3. Choose advisors.
Remember: This is your research—not theirs. Many grad students are shocked to learn that potential advisors will not come to them, asking to help. And most advisors will not make decisions for you, nor should you want them to. You alone have to live with your chosen research subject for a decade or more, so make sure it’s a good fit for you.
Knock on doors. On the flip side, you can’t propose marriage if you don’t know what you want. Many professors are happy to help when approached, but you can’t expect them to sign on if your interests are still too broad and shallow—or if their own work doesn’t in some way intersect with yours. Do your own reading and research, and then do the (at times extensive) legwork to assemble an appropriate team.
4. Write your field lists.
Take the first stab yourself. You will most likely set your portfolio fields with your advisors. They may not, however, actually hand you nice, tidy lists of the 30 or so books you’ll need to read for each of your three or four fields. The more reading and list drafting you do on your own, the more you learn about your research area, and the more confidently you’ll proceed through the portfolio process.
Find the classics. At some point in your first year, you’ll need to understand the contours of an established field or discipline—and quickly. But how? As you read, follow footnotes to find the superstar authors and the classic works. Do subject searches on the library website. See if certain books have high cite counts on scholar.google.com. Look for recent releases and read book reviews and forums on them; the reviewers themselves may be leaders in the field. Maintain and revise field lists as you go, and present them to your advisors for redlining and amendment only once you yourself have a handle on the literature.
5. Assemble your portfolio.
Synthesize that mess. Despite two or so years of planning and prep, your completed portfolio may seem like an eclectic collection of those few papers and projects that actually worked. Include a research statement that puts them—and you—in a single context. You’ll most likely be surprised that your odds and ends do, actually, reveal a certain outlook, and that they do fit together in unexpected and creative ways. Writing a portfolio overview at this stage, like writing a book introduction last, lets you weight certain discoveries or arguments more than others, tell a story, and chart a chronology. And years later, when you’re slogging through your dissertation, you may find yourself returning to this document as a sort of doctoral research ground zero.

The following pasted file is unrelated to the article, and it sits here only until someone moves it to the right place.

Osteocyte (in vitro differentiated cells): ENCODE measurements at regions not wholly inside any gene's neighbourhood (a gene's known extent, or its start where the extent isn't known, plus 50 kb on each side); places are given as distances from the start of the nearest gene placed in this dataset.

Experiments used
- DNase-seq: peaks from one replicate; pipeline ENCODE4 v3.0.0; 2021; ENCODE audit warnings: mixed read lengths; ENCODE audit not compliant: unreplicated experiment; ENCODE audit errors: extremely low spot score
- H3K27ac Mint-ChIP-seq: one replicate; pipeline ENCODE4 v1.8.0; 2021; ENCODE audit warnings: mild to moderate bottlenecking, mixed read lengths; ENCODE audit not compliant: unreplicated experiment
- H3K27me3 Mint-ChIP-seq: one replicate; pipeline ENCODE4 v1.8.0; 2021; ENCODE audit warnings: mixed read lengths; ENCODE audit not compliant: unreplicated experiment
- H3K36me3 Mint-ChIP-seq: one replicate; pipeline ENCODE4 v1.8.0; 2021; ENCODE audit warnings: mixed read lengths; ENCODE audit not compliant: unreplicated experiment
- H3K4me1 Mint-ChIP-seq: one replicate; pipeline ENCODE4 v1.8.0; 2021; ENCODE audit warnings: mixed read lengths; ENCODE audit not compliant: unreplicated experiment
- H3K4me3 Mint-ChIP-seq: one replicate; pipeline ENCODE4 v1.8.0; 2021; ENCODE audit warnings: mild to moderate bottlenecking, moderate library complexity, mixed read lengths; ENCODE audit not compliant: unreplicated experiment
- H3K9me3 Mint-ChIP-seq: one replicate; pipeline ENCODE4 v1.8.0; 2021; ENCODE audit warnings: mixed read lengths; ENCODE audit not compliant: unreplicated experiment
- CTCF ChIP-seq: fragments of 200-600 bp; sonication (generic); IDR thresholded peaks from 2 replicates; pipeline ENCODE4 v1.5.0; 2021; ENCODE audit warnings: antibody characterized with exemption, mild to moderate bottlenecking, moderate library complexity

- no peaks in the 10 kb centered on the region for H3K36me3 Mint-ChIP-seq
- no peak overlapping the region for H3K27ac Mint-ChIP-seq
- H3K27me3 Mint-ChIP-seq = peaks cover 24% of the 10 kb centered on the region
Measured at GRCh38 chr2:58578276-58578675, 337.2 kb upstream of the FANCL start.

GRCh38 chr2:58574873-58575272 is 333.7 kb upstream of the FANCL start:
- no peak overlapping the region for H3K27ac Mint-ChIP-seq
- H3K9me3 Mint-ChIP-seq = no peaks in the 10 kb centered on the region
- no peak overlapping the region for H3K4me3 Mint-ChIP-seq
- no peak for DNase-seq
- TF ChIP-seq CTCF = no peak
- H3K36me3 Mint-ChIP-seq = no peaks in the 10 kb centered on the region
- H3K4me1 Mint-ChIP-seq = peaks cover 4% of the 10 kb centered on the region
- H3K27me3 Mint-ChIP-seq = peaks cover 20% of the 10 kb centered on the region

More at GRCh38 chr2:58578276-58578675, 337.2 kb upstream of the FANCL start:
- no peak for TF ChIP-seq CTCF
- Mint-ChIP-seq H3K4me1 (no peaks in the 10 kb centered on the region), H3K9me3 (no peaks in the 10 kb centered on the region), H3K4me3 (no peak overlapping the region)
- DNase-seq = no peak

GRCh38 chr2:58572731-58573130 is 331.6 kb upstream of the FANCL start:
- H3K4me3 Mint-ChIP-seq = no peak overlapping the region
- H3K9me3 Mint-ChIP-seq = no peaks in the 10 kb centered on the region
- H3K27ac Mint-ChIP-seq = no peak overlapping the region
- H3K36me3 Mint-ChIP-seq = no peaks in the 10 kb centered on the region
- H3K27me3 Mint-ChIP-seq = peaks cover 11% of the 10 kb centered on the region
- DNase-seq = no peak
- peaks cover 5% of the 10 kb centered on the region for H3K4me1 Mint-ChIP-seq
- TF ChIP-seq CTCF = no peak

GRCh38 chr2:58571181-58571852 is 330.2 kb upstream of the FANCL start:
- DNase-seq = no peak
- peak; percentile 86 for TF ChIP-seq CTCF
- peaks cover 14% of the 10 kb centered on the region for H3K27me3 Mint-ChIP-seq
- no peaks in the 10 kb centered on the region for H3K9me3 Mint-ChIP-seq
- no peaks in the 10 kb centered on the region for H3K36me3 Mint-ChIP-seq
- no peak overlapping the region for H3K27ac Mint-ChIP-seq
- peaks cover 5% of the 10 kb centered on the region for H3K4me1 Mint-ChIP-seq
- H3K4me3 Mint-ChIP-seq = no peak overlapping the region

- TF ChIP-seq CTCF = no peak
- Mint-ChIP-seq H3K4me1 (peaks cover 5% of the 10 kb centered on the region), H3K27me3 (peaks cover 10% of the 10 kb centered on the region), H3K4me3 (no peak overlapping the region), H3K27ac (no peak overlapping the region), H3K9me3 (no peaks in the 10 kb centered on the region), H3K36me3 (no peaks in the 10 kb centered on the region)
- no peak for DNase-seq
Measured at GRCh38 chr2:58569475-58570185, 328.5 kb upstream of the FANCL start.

6. Own it.
Write into the void. Position yourself in the portfolio narrative as a Ph.D. candidate, not a master’s candidate. You may not yet know what your dissertation research will focus on. Write as if you do know. This is the start of your career writing boldly into the void. On grant and fellowship applications, you’ll confidently signal contributions you have yet to produce. In the prospectus, you’ll write concretely about research and writing plans that may shift over time or never materialize. You’ll shamelessly propose conference talks that you have yet to write. On academic job applications, you’ll pitch courses you’ve never taught before and claim future publications you can only hope will happen.
Take heart in your academic training, and revisit your portfolio if you forget what you’re capable of, and what you’ve achieved. The more you talk and write about your research—in the portfolio, in the prospectus, in grant applications, at conferences—the more you actually shape it. And the better prepared you are before you start writing your dissertation, the happier you’ll be on the other side of it. Or so I’ve heard.
Eliza Bourque Dandridge is currently completing a Ph.D. in French and Francophone Studies in the Department of Romance Studies at Duke. Her research focuses on French-language comics during the final decades of the French empire.